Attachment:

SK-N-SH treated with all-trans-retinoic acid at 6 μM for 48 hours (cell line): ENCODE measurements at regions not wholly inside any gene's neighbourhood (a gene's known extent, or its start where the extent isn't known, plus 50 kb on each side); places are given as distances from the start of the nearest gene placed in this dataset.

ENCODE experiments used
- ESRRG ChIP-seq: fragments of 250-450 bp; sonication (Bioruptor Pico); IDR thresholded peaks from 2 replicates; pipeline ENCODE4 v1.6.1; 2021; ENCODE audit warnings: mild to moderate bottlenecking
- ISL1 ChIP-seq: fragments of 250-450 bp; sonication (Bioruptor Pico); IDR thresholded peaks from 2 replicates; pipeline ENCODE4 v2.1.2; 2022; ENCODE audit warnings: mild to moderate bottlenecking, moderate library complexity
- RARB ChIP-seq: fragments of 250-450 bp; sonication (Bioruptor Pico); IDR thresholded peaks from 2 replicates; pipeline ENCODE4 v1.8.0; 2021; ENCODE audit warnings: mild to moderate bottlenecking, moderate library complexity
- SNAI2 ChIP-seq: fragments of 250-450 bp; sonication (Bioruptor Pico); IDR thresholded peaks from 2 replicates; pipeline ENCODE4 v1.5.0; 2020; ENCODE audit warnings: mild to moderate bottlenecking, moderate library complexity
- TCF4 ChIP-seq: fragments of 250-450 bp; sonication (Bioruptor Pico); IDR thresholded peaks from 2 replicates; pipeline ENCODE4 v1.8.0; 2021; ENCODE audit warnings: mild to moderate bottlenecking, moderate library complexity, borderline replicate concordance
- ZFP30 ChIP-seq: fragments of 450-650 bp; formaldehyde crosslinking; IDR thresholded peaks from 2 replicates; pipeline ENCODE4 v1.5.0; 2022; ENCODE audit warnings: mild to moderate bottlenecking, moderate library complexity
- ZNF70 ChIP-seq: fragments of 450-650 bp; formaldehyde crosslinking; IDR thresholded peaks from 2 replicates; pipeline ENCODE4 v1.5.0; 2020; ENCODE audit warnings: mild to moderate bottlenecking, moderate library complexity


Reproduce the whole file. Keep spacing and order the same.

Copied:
SK-N-SH treated with all-trans-retinoic acid at 6 μM for 48 hours (cell line): ENCODE measurements at regions not wholly inside any gene's neighbourhood (a gene's known extent, or its start where the extent isn't known, plus 50 kb on each side); places are given as distances from the start of the nearest gene placed in this dataset.

ENCODE experiments used
- ESRRG ChIP-seq: fragments of 250-450 bp; sonication (Bioruptor Pico); IDR thresholded peaks from 2 replicates; pipeline ENCODE4 v1.6.1; 2021; ENCODE audit warnings: mild to moderate bottlenecking
- ISL1 ChIP-seq: fragments of 250-450 bp; sonication (Bioruptor Pico); IDR thresholded peaks from 2 replicates; pipeline ENCODE4 v2.1.2; 2022; ENCODE audit warnings: mild to moderate bottlenecking, moderate library complexity
- RARB ChIP-seq: fragments of 250-450 bp; sonication (Bioruptor Pico); IDR thresholded peaks from 2 replicates; pipeline ENCODE4 v1.8.0; 2021; ENCODE audit warnings: mild to moderate bottlenecking, moderate library complexity
- SNAI2 ChIP-seq: fragments of 250-450 bp; sonication (Bioruptor Pico); IDR thresholded peaks from 2 replicates; pipeline ENCODE4 v1.5.0; 2020; ENCODE audit warnings: mild to moderate bottlenecking, moderate library complexity
- TCF4 ChIP-seq: fragments of 250-450 bp; sonication (Bioruptor Pico); IDR thresholded peaks from 2 replicates; pipeline ENCODE4 v1.8.0; 2021; ENCODE audit warnings: mild to moderate bottlenecking, moderate library complexity, borderline replicate concordance
- ZFP30 ChIP-seq: fragments of 450-650 bp; formaldehyde crosslinking; IDR thresholded peaks from 2 replicates; pipeline ENCODE4 v1.5.0; 2022; ENCODE audit warnings: mild to moderate bottlenecking, moderate library complexity
- ZNF70 ChIP-seq: fragments of 450-650 bp; formaldehyde crosslinking; IDR thresholded peaks from 2 replicates; pipeline ENCODE4 v1.5.0; 2020; ENCODE audit warnings: mild to moderate bottlenecking, moderate library complexity